if ($i == 88)
    die("horrible horrible death");
    print "Live long, and prosper\n";


The OOM killer is a nasty nasty bully

As part of my two weeks of annual leave, I’ve been making good of the spare time to work on upgrading a lot of my servers, adjusting configurations and performing a large shuffle of virtual machines between some of the hosts I have in different data centers.

As part of this work, I’ve been upgrading what was previously a DR-only host to run as full production after some nice memory and disk upgrades.

Unfortunately I ran into the beloved “Memory squeeze in netback driver” bug as per Xensource bug 762.

This delightful bug leads to a situation where although the server has about 8GB of available memory, Xen runs out of memory for networking to the VMs after a certain number of guests are started.

It’s a known fault with something to do with the Xen dom memory ballooning – one workaround is to force the domain to a certain memory size – easy enough to do, one change in the bootloader and another in the xen configuration files.

However I had to be clever. I thought to myself “Why not just tell the Xen dom to just set the memory now using xm mem-set command and save a reboot?”. Sadly my brilliant idea didn’t extend to checking how much memory the host was actually using….

Since it had been running for a while, a few processes had decided to take advantage of the additional memory and didn’t take kindly to having to fit into the new size, promptly consuming the allocated 256MB plus the swap space on the host.

If you’ve never exhausted a Linux box of memory, what happens next is never fun – Essentially the kernel invokes the Out Of Memory killer, which goes and kills of processes that it thinks are most deserving of being terminated to free resources.

Whilst this sounds like a smart feature, the OOM killer isn’t actually that smart and can do some undesirable activities – in this case, it went and terminated almost all the processes on the server, including both cron and SSH in an attempt to free memory.

I had setup a script to automatically restart the server should another remote server be unable to establish an SSH connection after 10mins whilst working on the changes just-in-case I did something silly and killed networking, however with cron terminated, this script isn’t getting executed.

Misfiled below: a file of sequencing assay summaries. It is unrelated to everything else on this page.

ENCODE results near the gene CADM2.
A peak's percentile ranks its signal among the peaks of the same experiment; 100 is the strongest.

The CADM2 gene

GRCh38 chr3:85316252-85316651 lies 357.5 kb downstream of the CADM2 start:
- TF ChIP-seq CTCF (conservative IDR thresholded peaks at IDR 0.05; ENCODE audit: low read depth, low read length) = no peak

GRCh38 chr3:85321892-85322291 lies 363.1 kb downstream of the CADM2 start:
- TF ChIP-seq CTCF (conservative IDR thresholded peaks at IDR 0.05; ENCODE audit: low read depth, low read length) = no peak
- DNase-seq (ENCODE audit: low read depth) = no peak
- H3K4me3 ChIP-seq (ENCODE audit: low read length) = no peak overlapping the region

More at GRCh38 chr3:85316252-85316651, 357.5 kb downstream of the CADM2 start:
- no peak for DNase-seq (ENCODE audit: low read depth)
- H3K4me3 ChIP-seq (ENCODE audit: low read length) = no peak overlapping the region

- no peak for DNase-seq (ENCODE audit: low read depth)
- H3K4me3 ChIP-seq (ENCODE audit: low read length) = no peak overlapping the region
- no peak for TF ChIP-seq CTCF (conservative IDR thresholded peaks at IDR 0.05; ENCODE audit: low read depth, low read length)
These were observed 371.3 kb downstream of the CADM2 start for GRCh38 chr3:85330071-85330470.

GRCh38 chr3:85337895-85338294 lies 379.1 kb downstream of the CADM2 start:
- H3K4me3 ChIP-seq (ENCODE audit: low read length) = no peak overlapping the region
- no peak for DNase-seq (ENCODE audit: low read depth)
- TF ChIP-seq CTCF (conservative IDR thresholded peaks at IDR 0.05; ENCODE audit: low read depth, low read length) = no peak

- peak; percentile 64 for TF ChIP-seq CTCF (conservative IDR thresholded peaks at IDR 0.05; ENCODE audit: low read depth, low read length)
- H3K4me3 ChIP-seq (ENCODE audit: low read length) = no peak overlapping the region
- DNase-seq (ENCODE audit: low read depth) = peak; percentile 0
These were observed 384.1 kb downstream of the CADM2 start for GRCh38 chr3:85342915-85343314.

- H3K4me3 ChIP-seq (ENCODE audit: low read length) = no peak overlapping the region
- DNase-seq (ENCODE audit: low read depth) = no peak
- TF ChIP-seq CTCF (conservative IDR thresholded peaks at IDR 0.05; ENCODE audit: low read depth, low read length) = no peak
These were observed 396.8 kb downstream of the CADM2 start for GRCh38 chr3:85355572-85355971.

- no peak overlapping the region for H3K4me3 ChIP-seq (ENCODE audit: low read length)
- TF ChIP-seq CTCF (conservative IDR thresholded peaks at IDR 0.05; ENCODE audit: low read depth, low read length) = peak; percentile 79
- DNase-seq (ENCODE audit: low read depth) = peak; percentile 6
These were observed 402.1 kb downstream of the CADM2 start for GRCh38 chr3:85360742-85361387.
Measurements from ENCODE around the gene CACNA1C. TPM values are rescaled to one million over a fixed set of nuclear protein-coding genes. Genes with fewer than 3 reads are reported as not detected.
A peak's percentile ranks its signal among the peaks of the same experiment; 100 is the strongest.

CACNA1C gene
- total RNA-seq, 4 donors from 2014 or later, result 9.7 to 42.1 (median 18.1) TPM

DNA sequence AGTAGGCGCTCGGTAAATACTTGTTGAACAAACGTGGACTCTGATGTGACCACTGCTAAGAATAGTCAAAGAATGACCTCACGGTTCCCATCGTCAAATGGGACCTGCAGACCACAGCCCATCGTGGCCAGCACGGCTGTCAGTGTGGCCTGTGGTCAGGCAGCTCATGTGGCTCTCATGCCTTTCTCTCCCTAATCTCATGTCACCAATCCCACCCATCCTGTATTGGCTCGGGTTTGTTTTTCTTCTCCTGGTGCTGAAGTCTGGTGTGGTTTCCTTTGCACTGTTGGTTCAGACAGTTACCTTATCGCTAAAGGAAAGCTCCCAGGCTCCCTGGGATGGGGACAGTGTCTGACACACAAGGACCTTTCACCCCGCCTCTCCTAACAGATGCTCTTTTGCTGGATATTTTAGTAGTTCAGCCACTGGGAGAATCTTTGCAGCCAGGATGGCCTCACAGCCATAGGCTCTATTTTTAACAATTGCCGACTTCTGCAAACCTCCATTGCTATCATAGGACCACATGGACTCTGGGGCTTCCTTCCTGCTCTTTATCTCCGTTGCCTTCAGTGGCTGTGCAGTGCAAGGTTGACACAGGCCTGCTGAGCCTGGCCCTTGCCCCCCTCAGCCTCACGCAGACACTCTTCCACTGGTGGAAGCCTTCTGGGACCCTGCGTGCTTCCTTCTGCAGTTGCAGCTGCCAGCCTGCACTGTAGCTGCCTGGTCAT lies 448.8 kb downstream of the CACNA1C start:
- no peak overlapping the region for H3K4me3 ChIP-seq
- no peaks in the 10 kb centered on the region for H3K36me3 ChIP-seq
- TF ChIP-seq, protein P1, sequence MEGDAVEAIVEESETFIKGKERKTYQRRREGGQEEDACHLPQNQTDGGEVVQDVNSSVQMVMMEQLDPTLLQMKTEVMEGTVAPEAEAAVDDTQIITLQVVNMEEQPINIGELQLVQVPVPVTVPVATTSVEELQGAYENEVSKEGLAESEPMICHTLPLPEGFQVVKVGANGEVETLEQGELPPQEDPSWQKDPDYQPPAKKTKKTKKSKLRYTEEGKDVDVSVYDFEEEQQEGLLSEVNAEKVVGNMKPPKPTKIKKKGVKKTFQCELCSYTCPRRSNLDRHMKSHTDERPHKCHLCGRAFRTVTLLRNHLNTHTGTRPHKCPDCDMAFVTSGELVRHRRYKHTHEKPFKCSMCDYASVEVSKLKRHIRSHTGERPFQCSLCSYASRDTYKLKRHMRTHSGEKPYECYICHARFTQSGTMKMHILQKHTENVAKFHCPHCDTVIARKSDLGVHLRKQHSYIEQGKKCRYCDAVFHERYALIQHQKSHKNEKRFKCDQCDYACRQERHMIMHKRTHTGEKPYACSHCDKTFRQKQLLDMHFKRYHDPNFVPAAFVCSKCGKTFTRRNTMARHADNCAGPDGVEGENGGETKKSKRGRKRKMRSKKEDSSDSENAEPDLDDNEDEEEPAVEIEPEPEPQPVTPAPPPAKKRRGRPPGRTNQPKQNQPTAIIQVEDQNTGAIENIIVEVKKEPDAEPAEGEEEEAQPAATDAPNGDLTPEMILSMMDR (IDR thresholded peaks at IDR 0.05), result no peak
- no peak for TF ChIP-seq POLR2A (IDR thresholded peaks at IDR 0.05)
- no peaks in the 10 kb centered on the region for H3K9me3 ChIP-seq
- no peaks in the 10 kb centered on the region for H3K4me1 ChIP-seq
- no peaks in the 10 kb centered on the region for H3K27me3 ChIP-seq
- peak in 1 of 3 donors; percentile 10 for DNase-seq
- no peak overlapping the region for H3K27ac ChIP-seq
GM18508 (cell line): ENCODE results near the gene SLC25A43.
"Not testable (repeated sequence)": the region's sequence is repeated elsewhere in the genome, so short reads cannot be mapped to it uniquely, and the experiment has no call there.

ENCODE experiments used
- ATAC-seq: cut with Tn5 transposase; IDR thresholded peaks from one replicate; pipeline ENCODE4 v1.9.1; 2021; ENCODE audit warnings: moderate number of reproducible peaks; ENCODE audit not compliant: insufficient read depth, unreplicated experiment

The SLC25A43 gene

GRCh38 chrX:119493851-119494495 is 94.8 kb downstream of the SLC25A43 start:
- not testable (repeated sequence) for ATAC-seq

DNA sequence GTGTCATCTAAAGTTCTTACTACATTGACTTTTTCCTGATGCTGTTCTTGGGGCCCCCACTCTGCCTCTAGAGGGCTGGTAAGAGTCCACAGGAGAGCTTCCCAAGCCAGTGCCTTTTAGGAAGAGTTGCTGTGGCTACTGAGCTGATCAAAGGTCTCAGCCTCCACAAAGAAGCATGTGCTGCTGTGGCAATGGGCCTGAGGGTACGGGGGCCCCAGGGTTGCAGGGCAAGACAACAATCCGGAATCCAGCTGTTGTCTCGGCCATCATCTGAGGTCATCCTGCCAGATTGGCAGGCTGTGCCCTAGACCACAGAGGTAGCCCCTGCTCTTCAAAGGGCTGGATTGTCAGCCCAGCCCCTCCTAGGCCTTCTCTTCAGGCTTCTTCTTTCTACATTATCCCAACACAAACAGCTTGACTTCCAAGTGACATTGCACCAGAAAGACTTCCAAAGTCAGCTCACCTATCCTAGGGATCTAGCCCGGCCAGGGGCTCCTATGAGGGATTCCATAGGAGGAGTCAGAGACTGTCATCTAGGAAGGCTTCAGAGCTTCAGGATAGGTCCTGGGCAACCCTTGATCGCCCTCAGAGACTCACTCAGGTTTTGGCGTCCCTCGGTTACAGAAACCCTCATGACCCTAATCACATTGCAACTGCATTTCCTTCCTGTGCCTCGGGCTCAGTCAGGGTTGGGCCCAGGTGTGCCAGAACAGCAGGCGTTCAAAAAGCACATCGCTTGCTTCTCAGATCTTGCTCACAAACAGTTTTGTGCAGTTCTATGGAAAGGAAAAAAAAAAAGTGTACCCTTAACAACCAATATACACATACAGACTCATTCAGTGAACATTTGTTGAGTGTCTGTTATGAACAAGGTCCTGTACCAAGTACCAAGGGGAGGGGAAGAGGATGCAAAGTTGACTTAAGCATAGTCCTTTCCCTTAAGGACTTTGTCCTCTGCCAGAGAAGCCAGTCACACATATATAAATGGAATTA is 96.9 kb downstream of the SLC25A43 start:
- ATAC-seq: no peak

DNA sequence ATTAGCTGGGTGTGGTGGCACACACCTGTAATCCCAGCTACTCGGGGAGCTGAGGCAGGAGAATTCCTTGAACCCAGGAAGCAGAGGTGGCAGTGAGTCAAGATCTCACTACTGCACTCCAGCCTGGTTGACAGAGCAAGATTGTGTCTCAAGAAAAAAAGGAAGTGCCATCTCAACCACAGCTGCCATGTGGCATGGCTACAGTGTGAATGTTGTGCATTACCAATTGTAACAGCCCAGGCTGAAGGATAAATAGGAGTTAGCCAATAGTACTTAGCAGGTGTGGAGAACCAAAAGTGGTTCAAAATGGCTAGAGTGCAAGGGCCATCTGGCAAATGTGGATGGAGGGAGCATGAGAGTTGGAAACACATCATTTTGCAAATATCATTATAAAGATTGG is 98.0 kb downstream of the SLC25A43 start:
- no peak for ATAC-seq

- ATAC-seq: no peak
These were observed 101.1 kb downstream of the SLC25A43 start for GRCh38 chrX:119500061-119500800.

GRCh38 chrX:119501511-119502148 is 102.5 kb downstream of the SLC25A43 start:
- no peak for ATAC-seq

So I now have a box that can do nothing other than ping, located in a data centre requiring a technician to power cycle it – the nightmare of any sysadmin. :-(

These situations are pretty rare these days thanks to most workloads being inside virtual machines or on servers with lights out management, but they still happen from time to time sadly. :-(

This bug is also one of the reasons why I’m really enjoying KVM on RHEL 6 over Xen on RHEL 5, so far it appears far more stable, less buggy and generally less “hacky” in nature.

Interestingly, only seen this bug on x86_64 xen hosts… many of the bugs I find with Xen seem to be architecture specific bugs and often don’t happen on i386 or vice-versa.

Sadly most of my production boxes still have another 12-24 months of life before I can justify upgrading them all to shiny new KVM hosts with LOM capabilities, I look forwards to when I can.

Meanwhile, I think some research into the OOM killer is needed, to find out how I can best configure it not to kill key processes.

The OOM killer isn’t entirely stupid, it does a number of metrics to try and make the best of a bad situation as per the documentation, but at the end of the day it’s just a really nasty tool for a problem you never ever want.